Item #AT-0415

"Hudson River, Tug Boat 1937 by Joseph Lomoff (1889 - 1956)

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Joseph Lomoff (1889 - 1956)

"Hudson River, Tug Boat 1937" Oil on Artist board.

Written on Verso Joseph Lomoff 1837. Hudson River


8 x 10" unframed

13 x 16" framed

Joseph Lomoff was born 1893 in Sevastopol, studied art in Odessa, and immigrated to the New York in 1915. Five years later he was working as a doorman and living with the Slatkin family as a lodger. Lomoff married Anna in 1928, his senior by two years, and it appears they did not have children. In 1940 they were living on West 33rd Street in Brooklyn with their brother-in-law's family. (Louis Perga-ment had married Anna's sister, Rebecca.)

During the Depression Lomoff worked as an artist for the WPA program. His style vacillated between a gauzy, abstract cubism and social realism. The lack of a distinctive style caused some negative critical comment about Lomoff's work. In 1937 Edward Alden Jewell, critic for The New York Times, wrote, "Lomoff['s] 'Hamilton Beach' is delightfully imaginative," but, in 1944, Jewell was less enthused. "Joseph Lomoff, in a set of 4 canvases, runs a sort of gamut from this to that; from a stylized 'Toilers of the Underground' to a filmy 'Visio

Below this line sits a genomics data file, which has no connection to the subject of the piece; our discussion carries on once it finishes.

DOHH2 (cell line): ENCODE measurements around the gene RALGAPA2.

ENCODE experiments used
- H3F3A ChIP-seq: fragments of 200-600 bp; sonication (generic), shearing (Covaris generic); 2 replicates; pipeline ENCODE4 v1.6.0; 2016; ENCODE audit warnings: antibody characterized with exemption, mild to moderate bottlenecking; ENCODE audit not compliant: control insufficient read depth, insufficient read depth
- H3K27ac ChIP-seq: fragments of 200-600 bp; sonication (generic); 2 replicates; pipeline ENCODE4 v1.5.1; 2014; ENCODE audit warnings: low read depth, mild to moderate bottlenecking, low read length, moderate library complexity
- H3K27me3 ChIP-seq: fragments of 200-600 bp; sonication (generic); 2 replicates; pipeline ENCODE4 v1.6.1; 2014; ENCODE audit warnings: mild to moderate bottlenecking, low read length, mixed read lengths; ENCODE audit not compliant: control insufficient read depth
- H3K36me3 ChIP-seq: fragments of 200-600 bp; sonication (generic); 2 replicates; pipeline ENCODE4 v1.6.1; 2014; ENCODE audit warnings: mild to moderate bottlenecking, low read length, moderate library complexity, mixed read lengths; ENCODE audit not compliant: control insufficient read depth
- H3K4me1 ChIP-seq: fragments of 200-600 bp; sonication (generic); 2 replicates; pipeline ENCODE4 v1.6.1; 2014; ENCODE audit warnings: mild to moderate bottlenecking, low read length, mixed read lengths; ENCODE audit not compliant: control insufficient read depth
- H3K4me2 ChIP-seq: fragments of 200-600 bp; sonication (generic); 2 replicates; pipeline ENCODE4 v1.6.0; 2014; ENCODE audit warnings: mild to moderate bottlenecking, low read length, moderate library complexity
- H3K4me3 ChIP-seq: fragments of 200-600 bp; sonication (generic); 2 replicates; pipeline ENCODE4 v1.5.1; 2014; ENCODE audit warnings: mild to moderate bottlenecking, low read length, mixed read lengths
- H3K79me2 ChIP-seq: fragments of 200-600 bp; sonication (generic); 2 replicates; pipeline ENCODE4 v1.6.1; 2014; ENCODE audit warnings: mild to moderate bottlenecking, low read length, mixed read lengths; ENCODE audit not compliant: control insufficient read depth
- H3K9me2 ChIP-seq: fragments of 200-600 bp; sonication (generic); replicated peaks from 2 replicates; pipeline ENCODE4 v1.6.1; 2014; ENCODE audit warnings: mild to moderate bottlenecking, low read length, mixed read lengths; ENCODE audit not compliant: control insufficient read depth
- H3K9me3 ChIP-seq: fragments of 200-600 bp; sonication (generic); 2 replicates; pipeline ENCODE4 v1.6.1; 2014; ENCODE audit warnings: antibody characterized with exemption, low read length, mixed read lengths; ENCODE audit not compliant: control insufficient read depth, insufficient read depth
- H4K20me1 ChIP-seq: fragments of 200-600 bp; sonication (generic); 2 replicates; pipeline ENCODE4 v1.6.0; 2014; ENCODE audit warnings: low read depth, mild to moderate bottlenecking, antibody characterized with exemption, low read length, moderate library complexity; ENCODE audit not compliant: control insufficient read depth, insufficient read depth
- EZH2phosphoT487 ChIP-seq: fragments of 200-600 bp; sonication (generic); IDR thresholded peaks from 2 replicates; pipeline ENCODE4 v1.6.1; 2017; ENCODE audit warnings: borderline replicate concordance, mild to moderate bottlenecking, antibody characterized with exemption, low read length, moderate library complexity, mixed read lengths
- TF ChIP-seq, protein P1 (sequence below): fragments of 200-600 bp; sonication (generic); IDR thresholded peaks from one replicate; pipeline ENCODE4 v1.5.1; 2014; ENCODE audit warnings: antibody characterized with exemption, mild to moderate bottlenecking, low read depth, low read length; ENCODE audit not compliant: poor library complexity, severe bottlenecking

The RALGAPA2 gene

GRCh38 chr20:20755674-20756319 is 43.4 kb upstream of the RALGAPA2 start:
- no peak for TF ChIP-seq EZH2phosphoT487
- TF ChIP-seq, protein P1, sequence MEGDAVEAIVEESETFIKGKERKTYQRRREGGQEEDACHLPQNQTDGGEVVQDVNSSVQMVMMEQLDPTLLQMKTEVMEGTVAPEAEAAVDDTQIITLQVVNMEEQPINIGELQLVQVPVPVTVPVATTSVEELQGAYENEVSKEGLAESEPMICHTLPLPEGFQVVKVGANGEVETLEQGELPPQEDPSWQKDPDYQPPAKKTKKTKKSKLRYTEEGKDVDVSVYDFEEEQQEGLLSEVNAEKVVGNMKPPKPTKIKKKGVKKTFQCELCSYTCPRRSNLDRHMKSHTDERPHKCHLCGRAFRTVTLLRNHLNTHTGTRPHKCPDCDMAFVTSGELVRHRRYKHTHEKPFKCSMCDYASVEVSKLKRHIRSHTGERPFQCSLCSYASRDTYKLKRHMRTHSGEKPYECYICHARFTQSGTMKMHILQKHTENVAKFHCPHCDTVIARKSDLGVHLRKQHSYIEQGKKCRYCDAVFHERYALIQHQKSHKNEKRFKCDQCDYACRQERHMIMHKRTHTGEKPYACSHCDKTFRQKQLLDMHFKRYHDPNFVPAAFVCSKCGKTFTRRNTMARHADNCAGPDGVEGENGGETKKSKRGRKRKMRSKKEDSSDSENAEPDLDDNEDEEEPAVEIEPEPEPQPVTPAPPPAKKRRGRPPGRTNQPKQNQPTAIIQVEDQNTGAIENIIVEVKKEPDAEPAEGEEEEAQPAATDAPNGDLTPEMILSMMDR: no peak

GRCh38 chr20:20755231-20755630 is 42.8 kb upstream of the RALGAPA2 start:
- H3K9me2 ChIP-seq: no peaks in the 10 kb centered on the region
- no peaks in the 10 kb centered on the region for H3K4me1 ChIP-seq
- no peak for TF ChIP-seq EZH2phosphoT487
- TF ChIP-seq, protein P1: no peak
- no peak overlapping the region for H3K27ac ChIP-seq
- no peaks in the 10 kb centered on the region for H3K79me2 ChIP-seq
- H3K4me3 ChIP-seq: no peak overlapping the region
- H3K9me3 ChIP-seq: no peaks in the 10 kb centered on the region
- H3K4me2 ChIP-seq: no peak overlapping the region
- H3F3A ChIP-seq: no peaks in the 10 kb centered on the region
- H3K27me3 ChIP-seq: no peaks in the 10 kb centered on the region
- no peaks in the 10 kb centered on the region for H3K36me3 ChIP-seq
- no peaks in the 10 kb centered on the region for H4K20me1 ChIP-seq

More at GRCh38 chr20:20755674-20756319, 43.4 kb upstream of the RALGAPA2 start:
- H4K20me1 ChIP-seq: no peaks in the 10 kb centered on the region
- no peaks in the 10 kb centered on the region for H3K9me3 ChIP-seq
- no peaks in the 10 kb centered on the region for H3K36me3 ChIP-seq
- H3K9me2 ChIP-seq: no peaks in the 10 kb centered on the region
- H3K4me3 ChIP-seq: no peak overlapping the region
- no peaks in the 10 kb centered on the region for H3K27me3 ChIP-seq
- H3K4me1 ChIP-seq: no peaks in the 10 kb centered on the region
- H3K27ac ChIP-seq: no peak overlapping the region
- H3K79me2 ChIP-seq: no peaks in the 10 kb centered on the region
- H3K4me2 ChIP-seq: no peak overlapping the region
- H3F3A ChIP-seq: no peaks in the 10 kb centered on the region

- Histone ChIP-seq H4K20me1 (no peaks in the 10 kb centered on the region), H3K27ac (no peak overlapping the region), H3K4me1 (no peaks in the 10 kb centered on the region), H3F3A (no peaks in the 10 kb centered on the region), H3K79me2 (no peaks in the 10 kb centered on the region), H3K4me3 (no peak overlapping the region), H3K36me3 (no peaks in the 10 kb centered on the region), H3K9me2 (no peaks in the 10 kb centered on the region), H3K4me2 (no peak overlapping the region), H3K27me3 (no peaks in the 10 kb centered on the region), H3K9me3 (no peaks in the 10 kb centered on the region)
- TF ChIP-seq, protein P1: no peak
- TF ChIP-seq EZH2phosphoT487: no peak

Later in his career Lomoff returned to his "futurist" themes, but the paintings by Lomoff which seem most appreciated today are his social realist works. According to Lawrence Fine Art, "Lomoff is known for his works portraying the working man in a heroic, almost larger-than-life fashion. He was clearly influenced by the Socialist Realism of his native Russia."

Stevens Fine Art comments, "He tended to paint from a Proletarian view depicting the noble worker As so many of his New York contemporaries, he must have visited the coal mining and industrial areas in surrounding states and gained a respect for the physical labor of the common man."

Lomoff took inspiration from the shoreline of Long Island around Jamaica Bay near present day Kennedy Airport. "Hamilton Beach" and "On Jamaica Bay," both vividly colored shoreline scenes, are good examples of this oeuvre.

Lomoff exhibited with the Society of Independent Artists in 1925, 1927-28, 1930, 1932-33, 1937, and 1940-41. The Brooklyn Museum holds several of his paintings.

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